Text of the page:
Phil Castle, The Business Times
Scott Fasken believes there’s more to the document security business he oversees than turning large pieces of paper into small pieces of paper.
The core service of the business, Fasken said, is helping customers protect confidential information and comply with federal and state laws that require them to do so. “Shredding is our methodology,” he said.
That approach has worked well as Colorado Document Security has grown over the past 12 years in both the scope of its operation and geographic area the Palisade-based business serves. The company recently purchased its fifth shredding truck to serve a region that includes not only Western Colorado, but also Northern New Mexico, Eastern Utah and Southwest Wyoming.
On-site shredding and personalized customer service have helped in building business, said Fasken, who works as vice president of operations of Colorado Document Security. His wife, Jill, is president.
More so, though, it’s been the role of the company in helping customers meet legal requirements to safeguard private medical and consumer records, including their proper disposal, Scott Fasken said. “It’s compliance. People are looking for a higher level of security.”
Provisions of the Health Insurance Portability and Accountability Act (HIPPA) require that hospitals, medical practices and other health care providers protect records and follow procedures for their proper disposal, Fasken said. Practitioners are required to alert authorities and patients when information is put at risk. Fines for certain violations, including improper disposal, have increased from $25,000 to $1.5 million.
Meanwhile, the Fair and Accurate Credit Transaction Act (FACTA) similarly requires businesses to protect consumer information, including its proper disposal, he said. Federal and state penalties may be imposed for violations, and information breaches also could result in class-action lawsuits.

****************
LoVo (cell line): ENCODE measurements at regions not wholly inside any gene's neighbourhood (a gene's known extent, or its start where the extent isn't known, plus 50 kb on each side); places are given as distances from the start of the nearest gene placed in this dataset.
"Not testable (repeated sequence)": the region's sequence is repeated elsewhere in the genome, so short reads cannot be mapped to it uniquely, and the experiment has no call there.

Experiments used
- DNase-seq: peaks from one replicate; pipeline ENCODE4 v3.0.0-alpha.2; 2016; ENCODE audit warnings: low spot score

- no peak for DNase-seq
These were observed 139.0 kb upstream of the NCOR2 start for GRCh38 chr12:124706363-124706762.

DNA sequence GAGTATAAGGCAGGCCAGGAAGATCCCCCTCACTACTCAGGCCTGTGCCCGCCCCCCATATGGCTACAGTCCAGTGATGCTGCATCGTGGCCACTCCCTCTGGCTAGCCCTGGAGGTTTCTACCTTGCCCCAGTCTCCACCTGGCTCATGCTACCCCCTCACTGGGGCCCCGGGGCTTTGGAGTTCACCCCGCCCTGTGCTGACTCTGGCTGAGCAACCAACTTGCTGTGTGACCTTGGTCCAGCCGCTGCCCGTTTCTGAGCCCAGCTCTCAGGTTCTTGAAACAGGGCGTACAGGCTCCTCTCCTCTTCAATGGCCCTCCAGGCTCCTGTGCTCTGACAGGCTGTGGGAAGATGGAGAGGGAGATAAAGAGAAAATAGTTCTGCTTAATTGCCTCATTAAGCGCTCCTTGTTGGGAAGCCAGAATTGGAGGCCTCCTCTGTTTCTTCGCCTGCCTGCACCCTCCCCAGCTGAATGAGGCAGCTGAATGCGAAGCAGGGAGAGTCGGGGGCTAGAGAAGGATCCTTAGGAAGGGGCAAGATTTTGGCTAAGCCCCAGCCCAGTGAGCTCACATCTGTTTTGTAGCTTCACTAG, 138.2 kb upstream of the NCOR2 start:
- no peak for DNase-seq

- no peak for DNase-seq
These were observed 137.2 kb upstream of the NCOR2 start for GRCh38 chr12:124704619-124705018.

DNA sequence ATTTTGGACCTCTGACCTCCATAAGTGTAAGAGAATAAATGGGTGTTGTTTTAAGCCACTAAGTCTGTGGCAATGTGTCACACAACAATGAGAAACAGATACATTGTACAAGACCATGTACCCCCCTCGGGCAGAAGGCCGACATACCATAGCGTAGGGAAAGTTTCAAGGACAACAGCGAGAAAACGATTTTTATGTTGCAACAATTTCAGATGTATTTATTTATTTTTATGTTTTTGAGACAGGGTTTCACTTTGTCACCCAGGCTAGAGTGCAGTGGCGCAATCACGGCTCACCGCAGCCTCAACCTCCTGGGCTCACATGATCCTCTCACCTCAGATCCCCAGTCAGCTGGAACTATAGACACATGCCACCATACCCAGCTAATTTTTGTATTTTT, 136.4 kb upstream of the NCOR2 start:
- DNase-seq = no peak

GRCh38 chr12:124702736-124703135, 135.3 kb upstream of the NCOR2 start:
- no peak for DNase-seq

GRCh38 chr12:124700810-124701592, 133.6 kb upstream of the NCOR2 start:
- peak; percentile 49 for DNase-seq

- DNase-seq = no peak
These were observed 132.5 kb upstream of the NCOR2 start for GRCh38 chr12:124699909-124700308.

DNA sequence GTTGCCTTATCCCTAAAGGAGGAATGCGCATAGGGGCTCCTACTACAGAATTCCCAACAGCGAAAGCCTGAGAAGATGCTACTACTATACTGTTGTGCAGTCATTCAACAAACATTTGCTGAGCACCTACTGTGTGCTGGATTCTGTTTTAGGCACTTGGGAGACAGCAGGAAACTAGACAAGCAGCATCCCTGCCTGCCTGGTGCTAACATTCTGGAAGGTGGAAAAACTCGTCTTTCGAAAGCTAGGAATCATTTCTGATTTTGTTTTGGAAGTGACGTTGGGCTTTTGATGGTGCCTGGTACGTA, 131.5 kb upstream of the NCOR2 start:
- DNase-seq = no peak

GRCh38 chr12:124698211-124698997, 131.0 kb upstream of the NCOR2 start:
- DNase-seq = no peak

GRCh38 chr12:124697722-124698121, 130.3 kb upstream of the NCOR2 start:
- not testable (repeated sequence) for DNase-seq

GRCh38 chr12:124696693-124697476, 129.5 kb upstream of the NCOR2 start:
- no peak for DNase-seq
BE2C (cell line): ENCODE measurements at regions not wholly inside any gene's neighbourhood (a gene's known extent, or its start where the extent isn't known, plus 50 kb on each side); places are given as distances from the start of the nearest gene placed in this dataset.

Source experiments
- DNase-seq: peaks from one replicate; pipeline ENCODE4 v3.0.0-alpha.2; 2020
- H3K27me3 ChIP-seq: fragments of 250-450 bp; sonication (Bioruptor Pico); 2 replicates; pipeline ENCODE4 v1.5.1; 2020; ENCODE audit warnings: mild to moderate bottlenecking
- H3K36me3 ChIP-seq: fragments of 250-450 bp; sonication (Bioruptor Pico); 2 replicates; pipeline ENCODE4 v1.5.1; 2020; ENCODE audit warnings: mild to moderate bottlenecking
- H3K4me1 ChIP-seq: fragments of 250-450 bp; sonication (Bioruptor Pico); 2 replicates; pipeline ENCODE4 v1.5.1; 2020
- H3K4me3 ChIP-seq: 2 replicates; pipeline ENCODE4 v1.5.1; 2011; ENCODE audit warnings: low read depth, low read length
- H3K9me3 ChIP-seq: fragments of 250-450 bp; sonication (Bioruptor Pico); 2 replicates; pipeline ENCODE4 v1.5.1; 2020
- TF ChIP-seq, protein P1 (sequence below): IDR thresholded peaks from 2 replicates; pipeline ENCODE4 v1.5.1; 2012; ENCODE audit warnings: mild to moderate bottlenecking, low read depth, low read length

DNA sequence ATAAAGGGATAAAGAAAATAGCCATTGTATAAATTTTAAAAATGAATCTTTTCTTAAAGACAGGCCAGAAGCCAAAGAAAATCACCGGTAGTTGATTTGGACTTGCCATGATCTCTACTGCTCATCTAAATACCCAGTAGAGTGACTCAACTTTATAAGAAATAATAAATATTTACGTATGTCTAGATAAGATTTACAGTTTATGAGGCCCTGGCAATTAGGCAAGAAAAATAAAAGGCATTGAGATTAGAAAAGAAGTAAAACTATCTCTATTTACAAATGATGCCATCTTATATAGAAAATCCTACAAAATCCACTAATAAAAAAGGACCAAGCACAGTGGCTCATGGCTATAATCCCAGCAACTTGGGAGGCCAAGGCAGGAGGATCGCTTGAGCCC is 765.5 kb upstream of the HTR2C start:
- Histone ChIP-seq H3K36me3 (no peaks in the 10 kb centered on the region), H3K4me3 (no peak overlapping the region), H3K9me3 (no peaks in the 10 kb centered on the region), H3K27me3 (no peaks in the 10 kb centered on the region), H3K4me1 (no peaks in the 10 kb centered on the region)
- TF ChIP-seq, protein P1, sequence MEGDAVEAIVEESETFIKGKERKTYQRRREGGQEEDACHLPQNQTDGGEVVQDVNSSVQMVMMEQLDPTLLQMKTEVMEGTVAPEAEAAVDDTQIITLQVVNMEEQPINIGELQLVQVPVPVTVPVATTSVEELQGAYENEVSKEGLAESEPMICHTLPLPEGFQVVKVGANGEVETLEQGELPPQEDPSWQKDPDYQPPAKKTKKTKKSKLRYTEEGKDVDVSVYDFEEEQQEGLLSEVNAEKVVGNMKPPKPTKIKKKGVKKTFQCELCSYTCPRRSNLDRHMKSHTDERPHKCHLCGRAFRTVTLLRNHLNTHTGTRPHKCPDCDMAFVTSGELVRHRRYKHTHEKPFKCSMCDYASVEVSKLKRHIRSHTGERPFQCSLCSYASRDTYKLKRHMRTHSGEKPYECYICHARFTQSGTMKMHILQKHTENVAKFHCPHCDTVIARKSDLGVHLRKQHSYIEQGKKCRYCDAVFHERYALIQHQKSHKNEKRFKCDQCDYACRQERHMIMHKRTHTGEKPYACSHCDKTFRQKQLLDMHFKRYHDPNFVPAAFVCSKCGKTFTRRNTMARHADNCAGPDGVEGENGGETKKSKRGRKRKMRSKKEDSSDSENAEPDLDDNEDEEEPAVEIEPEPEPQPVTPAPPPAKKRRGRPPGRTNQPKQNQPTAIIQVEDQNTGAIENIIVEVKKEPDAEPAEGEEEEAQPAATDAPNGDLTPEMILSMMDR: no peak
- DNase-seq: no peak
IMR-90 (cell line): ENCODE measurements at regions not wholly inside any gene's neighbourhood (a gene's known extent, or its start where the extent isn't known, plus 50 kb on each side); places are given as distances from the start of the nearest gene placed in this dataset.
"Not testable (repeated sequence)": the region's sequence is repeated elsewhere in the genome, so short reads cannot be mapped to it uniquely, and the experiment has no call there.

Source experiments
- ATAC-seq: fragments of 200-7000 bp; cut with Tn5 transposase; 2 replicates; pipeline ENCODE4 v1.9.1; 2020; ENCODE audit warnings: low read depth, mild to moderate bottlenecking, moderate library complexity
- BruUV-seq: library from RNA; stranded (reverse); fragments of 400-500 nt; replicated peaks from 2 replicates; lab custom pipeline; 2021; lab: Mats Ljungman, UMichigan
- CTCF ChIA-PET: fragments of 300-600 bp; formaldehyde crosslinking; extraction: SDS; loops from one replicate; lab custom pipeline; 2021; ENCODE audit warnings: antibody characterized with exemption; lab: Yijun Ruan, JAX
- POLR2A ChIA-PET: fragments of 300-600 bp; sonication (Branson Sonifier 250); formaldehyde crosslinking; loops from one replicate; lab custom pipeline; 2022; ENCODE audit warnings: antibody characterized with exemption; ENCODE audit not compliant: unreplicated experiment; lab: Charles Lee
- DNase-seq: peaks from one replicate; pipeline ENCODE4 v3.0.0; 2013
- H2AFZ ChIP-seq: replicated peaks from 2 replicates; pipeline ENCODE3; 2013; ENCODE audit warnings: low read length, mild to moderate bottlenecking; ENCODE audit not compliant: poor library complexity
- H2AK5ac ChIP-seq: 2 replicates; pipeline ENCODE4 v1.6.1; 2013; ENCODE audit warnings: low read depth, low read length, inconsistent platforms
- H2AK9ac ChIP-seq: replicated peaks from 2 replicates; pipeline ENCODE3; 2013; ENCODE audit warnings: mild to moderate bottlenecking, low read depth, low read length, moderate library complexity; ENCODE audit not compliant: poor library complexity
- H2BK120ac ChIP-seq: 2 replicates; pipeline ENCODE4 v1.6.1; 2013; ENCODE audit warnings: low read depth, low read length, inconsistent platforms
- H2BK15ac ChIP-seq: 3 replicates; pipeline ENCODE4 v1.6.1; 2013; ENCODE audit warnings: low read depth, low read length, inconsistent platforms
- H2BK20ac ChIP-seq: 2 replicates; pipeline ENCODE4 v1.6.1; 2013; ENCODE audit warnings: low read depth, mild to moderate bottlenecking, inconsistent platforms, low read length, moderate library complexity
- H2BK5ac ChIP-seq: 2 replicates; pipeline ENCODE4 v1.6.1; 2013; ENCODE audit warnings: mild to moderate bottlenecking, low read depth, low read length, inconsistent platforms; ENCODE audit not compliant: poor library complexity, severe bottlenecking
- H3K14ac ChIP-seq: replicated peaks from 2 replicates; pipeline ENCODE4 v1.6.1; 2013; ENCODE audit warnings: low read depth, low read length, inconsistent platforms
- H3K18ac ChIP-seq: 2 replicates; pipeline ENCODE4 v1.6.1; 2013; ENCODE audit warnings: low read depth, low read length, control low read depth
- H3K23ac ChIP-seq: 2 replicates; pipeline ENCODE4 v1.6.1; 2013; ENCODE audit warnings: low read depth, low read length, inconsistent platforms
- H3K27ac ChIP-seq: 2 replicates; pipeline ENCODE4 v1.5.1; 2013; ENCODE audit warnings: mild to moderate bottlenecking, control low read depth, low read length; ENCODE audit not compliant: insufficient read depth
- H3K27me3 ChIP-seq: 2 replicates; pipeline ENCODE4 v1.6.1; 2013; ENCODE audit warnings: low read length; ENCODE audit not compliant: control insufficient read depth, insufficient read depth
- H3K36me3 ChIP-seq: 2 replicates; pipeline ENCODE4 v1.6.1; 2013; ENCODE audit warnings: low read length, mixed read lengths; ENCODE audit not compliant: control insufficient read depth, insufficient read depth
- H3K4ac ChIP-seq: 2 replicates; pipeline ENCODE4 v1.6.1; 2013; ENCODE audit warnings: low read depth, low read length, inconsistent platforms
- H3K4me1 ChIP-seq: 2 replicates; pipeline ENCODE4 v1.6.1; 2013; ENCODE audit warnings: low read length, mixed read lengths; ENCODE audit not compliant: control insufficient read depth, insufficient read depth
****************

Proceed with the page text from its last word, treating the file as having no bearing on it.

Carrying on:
Colorado Document Security helps customers comply with HIPPA and FACTA, Fasken said, by offering the services of a certified document destruction vendor that meets the due diligence provisions of those laws.
Colorado Document Security was the first firm in Western Colorado to earn AAA certification from the National Association of Information Destruction (NAID), a trade group for companies providing information destruction services. The firm undergoes an annual audit to assure it complies with policies and procedures for secure information destruction, Fasken said.
In addition, Colorado Document Security was the first firm in the country to purchase professional liability insurance that extends coverage for data breaches to its clients, Fasken said. Downstream data coverage assures what potentially could be the costly expenses associated with a data breach — including notification and credit monitoring — are covered.
Fasken remains involved in NAID. He served for a year as president of the organization and now serves as a mentor in helping new members address problems and improve customer service.
Meanwhile, he expects his own business to keep growing as the operation helps customers with court-defensible risk management and regulatory compliance.
For more information about Colorado Document Security, call 464-4859 or log on to the Web site at www.coloradodocumentsecurity.org.